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 SAMANTHA  SPOONER: Dadaab -  a place of hope and fortune?

SAMANTHA SPOONER: Dadaab - a place of hope and fortune?

Dadaab is a town turned refugee haven in North Eastern Kenya. During this time of famine and drought in the Horn of Africa, the world has watched as thousands of Somalis poured over the border and into the refugee camps there. The hope for a better future is what has brought people there, and with successful businesses, schools and continued instability in Somalia, Dadaab will keep them.

By Line : Samantha Spooner

Posted : 21-11-2011

Last Modified : 23-08-2012

Samantha Spooner: Dadaab – place of hope and fortune?

Dadaab is a town turned refugee haven in North Eastern Kenya. During this time of famine and drought in the Horn of Africa, the world has watched as thousands of Somalis poured over the border and into the refugee camps there. The hope for a better future is what has brought people there, and with successful businesses, schools and continued instability in Somalia, Dadaab will keep them.  

The town has hosted three refugee camps since the early 90s; Hagadera, IFO and Dagahaley. As new refugees flooded in, they started to settle in an area of Dagahaley known as Bula Bakti (crudely translated as “carcass dump”). These refugees are now, slowly, being relocated to an area known as ‘IFO extension’, calling it an ‘extension’ is a clever way of trying to deflect the fact that Dadaab is growing, a new refugee camp is coming to life.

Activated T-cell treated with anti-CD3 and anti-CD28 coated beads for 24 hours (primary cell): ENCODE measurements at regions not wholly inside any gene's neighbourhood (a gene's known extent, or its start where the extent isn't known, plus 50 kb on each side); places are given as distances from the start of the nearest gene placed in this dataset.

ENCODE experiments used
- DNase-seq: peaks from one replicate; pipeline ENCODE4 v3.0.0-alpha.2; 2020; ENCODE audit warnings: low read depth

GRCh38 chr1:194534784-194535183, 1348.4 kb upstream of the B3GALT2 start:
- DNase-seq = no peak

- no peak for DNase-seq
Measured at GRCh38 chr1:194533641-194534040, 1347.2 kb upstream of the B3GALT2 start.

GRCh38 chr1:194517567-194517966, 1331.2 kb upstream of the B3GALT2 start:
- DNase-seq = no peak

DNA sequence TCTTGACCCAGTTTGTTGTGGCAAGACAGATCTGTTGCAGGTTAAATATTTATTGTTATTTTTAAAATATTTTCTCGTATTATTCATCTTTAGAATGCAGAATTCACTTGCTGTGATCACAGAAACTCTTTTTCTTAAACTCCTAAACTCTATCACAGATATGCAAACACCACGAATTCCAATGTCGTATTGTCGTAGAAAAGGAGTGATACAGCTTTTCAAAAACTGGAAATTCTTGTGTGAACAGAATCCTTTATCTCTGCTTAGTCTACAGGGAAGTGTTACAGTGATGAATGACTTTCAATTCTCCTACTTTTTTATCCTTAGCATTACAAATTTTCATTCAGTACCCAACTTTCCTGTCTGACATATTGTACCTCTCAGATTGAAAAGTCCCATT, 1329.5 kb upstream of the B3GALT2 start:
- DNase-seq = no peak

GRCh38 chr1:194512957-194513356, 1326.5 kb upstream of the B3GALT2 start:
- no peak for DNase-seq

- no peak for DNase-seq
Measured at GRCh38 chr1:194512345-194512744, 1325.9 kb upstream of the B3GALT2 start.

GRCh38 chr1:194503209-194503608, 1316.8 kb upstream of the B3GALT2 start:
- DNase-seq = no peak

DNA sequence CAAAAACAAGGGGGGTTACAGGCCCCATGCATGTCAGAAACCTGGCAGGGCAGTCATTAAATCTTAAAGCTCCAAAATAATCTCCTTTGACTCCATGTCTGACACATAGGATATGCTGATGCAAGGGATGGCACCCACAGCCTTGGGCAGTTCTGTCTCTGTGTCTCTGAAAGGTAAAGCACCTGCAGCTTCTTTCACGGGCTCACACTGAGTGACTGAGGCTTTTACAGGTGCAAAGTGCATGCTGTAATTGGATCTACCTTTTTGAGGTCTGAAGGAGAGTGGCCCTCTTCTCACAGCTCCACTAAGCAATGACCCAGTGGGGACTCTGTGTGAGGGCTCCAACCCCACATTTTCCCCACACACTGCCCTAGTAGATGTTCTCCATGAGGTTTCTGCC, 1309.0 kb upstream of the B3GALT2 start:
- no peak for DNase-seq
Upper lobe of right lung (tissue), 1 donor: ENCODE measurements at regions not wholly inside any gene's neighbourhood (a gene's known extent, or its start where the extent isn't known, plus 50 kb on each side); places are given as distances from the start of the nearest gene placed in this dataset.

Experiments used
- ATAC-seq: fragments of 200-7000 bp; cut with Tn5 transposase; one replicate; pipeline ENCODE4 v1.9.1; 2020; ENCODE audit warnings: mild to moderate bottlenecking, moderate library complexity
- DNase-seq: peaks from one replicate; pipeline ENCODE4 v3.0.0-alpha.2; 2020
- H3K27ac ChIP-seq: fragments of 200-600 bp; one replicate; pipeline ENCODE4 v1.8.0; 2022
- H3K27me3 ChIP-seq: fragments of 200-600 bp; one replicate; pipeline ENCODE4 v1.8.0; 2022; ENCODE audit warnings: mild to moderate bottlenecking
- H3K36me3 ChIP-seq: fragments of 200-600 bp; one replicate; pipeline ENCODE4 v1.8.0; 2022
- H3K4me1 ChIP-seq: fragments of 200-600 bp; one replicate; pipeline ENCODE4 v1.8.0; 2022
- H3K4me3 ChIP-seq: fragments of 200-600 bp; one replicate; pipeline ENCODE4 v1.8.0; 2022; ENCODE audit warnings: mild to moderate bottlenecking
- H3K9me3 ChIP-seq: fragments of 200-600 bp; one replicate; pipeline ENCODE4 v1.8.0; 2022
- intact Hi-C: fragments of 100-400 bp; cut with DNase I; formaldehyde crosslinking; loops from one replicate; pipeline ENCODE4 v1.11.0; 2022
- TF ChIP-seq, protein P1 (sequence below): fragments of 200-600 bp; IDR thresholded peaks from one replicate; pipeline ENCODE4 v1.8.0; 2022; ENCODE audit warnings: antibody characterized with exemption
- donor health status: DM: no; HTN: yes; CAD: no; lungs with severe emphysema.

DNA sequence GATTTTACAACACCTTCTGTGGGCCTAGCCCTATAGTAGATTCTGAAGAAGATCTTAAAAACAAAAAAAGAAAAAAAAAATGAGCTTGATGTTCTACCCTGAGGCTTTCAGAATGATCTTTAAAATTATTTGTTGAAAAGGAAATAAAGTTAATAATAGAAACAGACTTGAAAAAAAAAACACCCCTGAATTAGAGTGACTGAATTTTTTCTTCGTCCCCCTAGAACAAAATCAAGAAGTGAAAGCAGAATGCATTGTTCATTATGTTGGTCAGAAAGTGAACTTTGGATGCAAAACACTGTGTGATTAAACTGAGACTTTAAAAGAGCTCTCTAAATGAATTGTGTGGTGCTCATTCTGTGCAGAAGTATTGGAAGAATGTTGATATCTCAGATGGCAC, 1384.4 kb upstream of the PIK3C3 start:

Al-Shabaab 
As of July 2011, Kenya registered 366,776 Somali refugees. Watching the new arrivals going through the reception process (registration is not possible due to the high numbers), it was surprising to see so many young men coming in. This brought about questions of why these men are fleeing and discoveries that people are running from the radical group al-Shabaab just as much as they flee from famine or drought. 
Abdikadir Aden Ali used to work in a tobacco company in Jilib, southern Somalia. When al-Shabaab banned the selling and smoking of cigarettes in various districts, Abdikadir was one of those who lost his jobs when the tobacco factories had to shut down. As the family’s main bread-earner he turned to selling Khat, a popular plant whose leaves act as a stimulant when chewed. However, al-Shabaab also banned the sale and consumption of Khat and Abdikadir was forced to flee Somalia out of fear of persecution.

For some when they compared motives for why they fled Somalia, al-Shabaab came out on top. Ibrahim Bashir Hassan described how al-Shabaab were “slaughtering people like animals.” His brother was one of their victims, he owned a small shop and was killed by the radicals who “wanted to collect his wealth”. Al-Shabaab are intimidating people into giving them money and goods, “if you don’t give them they will not leave you alone,” said Hassan. He went on to talk about members of his own community in Somalia who are recruited by al-Shabaab and in the same day ordered to carry out ‘wealth’ collections or even kill.

Veils 
Xiltiro Hassan Hussein is a young woman who was also driven out of Somalia by al-Shabaab. Her and her husband would make a living off the trade of Khat but fell on hard times when it was banned. They tried to farm but with the current drought it was impossible to yield crops, let alone make money which Xiltiro urgently needed. Al-Shabaab have a strict dress code for women and order them to wear thick and broad veils, unable to purchase the veil she decided Kenya was the best option. If she had stayed she would have faced severe punishment. 
Aniso Sabriye Ali is another young woman who left because of al-Shabaab, for different reasons. Aniso had married one year ago and ran a small shop on the outskirts of Mogadishu with her husband. Fighting between al-Shabaab and the Transitional Federal Government (TFG) came to plague the area in which they lived, her husband was shot in crossfire and died in her arms. At six months pregnant she fled the country and came to Kenya.